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Chronicles of Oklahoma
Volume 19, No. 3
September, 1941
GEORGE BUCHANAN NOBLE
1866-1940

By Robert L. Williams

Page 221

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George Buchanan Noble, born in Collin County, Texas on September 26, 1866, was a son of John Shackelford Noble (who was born in Kentucky on May 27, 1813 and died at Pilot Point, Texas on May 25, 1886), and his wife, Lucy Taylor Willock (who was born June 4, 1830 in Missouri, where her father and mother died when she was four years old, being taken to an uncle in Kentucky with whom she lived until her marriage on January 26, 1848, and died at Leonard, Texas on February 24, 1909). Immediately after said marriage he was transferred from the Louisville (Kentucky) Conference, Methodist Episcopal Church, South, to the Indian Mission Conference, and with his bride he at once removed to Fort Towson, Choctaw Nation, Indian Territory, arriving in February, 1848, where as a member of said Conference he became superintendent of the Robeson Choctaw Indian School, name later changed to the Choctaw Academy for Indian boys and girls, of which he was superintendent for over five years.

His wife, in addition to the ordinary primary educational courses, taught the Indian girls cooking, sewing, dressmaking, and other domestic arts. In addition to such primary courses and instruction and as to religious matters, he taught the Indian boys agriculture, carpentry, and mechanics. On account of his health, at his request he was relieved of assignment for work for the year 1853.1 In the latter part of 1854 he was transferred to the East Texas Conference, and at the Conference held at Marshall, Texas, in October, 1855, on account of his health he was granted a location. He then acquired a farm in Collin County, Texas, near Allen, where he settled and remained the greater part of his life,2 continuing religious work as a local Methodist preacher, and engaging in farming.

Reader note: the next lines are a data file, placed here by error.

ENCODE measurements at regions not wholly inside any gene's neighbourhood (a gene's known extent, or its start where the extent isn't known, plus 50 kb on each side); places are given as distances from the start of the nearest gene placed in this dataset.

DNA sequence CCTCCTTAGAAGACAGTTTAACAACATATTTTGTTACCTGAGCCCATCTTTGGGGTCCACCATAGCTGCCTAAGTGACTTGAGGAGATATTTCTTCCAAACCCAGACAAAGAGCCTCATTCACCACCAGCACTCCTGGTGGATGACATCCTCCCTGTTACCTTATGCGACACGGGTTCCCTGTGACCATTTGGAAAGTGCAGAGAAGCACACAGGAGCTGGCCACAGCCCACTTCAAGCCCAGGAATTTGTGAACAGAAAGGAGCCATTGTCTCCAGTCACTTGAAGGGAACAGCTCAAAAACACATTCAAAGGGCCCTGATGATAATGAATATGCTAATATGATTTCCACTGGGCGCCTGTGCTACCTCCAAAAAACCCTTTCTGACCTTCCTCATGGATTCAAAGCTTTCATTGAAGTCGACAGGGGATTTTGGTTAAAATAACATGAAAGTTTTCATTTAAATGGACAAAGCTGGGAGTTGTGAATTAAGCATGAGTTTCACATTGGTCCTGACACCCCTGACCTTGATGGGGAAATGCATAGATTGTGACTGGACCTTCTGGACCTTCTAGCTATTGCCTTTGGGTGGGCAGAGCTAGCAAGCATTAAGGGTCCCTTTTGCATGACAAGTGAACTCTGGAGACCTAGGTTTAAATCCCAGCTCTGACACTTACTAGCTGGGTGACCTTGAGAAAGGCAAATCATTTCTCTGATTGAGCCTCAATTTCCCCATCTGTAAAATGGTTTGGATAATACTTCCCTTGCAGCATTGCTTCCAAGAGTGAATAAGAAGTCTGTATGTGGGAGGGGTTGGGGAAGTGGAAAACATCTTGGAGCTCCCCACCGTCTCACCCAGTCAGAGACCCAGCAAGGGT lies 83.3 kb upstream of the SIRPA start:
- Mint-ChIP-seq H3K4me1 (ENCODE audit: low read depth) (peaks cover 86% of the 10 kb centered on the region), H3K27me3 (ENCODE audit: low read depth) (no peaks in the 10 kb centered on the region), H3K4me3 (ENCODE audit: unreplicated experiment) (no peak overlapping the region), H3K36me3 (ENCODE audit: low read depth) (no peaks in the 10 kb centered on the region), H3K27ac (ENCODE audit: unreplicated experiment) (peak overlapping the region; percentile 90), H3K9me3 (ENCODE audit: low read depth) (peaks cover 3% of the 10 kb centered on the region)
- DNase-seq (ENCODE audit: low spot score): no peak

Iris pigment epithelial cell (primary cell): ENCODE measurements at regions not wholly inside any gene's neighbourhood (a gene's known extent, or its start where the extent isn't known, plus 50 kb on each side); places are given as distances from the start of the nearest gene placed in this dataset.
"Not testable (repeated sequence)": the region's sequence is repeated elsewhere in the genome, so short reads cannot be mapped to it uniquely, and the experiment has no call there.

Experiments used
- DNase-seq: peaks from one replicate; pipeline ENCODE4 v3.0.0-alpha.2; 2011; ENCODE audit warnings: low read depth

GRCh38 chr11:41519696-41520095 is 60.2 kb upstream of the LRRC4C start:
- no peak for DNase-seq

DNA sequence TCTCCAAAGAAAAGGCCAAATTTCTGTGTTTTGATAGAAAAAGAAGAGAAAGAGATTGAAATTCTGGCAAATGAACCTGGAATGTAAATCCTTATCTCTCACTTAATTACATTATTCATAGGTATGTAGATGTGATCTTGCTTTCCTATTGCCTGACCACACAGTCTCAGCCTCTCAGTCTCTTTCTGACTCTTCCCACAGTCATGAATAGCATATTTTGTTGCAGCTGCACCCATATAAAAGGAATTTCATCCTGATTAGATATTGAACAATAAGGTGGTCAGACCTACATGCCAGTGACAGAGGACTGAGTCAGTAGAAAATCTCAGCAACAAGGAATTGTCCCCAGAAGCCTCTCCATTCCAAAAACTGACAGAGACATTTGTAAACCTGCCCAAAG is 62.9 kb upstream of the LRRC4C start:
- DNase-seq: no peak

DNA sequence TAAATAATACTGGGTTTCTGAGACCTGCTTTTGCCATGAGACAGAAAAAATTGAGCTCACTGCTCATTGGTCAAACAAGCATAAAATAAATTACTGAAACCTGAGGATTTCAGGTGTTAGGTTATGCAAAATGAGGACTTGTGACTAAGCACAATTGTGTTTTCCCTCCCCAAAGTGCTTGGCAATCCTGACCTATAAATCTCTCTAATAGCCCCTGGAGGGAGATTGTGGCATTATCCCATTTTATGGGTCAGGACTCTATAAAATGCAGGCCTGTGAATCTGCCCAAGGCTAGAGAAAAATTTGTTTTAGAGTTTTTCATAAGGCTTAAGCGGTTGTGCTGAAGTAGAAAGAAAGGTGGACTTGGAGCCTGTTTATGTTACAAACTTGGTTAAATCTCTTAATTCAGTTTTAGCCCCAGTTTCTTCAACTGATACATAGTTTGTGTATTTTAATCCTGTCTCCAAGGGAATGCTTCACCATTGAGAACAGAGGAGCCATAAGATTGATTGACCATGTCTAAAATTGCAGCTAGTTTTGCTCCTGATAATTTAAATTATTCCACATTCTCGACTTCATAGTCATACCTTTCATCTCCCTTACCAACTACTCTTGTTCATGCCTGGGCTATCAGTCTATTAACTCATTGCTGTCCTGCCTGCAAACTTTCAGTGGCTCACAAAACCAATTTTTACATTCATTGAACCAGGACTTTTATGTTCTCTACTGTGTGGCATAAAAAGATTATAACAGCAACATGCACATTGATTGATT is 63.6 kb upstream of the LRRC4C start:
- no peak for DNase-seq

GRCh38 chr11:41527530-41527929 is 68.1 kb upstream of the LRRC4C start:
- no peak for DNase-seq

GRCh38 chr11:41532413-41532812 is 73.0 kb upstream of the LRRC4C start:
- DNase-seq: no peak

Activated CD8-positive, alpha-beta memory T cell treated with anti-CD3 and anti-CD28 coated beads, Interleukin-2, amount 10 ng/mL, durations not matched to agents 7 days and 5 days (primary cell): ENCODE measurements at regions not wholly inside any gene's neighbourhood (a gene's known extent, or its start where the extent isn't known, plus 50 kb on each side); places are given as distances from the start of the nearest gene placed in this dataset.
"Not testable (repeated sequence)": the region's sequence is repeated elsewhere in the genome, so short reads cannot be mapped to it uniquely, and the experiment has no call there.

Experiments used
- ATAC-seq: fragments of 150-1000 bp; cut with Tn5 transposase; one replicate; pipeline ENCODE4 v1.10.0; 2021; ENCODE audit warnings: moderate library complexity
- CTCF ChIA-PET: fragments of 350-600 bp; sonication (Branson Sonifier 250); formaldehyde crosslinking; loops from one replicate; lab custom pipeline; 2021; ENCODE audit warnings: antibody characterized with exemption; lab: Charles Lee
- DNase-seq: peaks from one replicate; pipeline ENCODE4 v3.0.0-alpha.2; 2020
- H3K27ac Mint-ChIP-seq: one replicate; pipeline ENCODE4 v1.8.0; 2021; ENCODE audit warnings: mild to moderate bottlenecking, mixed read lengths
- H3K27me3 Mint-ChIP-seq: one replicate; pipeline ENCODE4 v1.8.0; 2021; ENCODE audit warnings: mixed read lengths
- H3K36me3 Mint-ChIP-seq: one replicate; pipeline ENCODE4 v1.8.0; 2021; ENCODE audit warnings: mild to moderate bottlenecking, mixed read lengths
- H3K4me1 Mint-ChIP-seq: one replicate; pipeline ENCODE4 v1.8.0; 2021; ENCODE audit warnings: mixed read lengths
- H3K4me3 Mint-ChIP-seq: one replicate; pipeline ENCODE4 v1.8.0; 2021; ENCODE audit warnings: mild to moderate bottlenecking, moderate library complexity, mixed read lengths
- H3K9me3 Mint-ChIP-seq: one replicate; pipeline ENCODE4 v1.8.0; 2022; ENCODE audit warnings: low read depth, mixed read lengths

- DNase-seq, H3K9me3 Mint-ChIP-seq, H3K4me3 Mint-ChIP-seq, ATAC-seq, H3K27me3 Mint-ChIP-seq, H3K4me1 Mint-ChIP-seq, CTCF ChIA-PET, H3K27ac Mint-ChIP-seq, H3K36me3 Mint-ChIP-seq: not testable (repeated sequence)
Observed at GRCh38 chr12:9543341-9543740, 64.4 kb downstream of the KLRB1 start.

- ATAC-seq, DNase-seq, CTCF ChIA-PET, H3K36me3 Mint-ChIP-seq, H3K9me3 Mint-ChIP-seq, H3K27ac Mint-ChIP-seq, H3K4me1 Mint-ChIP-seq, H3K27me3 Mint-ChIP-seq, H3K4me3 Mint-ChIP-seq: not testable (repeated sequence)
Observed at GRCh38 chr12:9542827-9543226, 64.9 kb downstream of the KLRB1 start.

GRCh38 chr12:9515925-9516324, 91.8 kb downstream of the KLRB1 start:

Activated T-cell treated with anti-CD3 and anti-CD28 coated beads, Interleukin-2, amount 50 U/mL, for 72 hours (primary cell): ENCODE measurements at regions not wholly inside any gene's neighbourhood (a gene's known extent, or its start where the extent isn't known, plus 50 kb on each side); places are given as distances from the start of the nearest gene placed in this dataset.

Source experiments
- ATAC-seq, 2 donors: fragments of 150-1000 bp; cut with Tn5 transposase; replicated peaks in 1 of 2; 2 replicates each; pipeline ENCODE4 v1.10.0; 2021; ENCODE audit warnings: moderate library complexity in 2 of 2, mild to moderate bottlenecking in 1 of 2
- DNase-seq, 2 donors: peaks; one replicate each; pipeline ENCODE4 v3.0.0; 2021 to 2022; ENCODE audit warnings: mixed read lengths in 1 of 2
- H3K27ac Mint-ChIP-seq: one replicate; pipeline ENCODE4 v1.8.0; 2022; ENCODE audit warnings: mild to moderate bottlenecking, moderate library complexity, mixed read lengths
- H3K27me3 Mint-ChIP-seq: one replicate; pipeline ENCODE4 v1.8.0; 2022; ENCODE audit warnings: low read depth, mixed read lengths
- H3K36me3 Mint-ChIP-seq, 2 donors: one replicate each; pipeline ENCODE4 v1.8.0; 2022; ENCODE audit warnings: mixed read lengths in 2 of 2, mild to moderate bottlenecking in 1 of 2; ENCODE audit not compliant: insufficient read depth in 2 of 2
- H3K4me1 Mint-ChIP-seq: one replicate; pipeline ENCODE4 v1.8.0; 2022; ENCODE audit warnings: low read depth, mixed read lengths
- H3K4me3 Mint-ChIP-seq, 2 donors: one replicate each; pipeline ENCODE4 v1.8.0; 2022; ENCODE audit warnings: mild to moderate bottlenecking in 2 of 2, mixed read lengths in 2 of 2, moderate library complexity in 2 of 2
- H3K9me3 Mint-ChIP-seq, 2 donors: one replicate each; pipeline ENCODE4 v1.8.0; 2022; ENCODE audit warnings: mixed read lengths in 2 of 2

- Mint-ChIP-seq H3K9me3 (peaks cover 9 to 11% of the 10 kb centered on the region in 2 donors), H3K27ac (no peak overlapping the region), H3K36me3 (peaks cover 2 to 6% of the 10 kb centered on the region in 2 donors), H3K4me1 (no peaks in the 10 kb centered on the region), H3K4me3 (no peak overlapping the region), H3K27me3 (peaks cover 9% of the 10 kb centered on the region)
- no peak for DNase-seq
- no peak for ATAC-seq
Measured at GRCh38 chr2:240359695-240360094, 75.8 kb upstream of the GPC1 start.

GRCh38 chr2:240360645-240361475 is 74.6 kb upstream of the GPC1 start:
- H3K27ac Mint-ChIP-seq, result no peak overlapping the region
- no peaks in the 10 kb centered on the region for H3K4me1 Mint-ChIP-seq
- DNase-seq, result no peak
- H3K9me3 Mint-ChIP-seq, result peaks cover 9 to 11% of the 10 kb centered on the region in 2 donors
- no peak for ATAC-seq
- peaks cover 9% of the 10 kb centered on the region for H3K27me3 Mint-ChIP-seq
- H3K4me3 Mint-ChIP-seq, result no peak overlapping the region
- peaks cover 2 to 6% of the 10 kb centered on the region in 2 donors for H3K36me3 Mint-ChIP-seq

Three children were born at Fort Towson, Choctaw Nation,3 and ten in Collin County, Texas, three of whom settled in the







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Indian Territory.4 One located at Nashville, Tennessee, where he held a judgeship,5 and six remained in Texas.6

In 1880 the family moved to Pilot Point, Texas that the children might have better educational advantages in attending what was then called the Dr. Franklin Academy, where George Buchanan Noble applied himself studiously and diligently.

In 1888 he secured a position in a drug store at Denison, Texas, where he remained until going to South Canadian in 1889 and securing employment in a drug store. He continued in that capacity until Dr. R. I. Bond (its proprietor) became a surgeon at Hartshorne for the Choctaw Coal and Railway Company, which was being constructed eastward across the Choctaw Nation from a point on the M. K. & T. Railroad line at McAlester. In March, 1892, at Cameron, I. T. he took charge of a drug store for Dr. Bond, later purchasing same from him. In November, 1896 F. W. Bird purchased an interest in said drug store, the business continuing under the firm name of Noble and Bird at that point until in 1899 when it was by them removed to Poteau, I. T. Bird and Noble remained partners in such business until the partnership was dissolved in 1910.

With the passage of Act of Congress of March 1, 1889 "to establish a United States Court in the Indian Territory," from the surrounding states persons began to settle in its towns and villages and surrounding country, expecting an early opening of the Territory for statehood. At Cameron in 1892 George B. Noble organized a "Cleveland Democratic Club" with about 500 members.

On March 9, 1892 at a convention organized in response to a call issued to the Democrats of the Indian Territory to meet at a schoolhouse at South McAlester to select delegates to the National Democratic Convention which was to meet at Chicago, Illinois to nominate candidates for President and Vice-President, George B. Noble of Hartshorne acted as a Secretary. At a convention of Democrats held on October 5, 1892 at South McAlester for the purpose of naming a National Committeeman for the Indian Territory,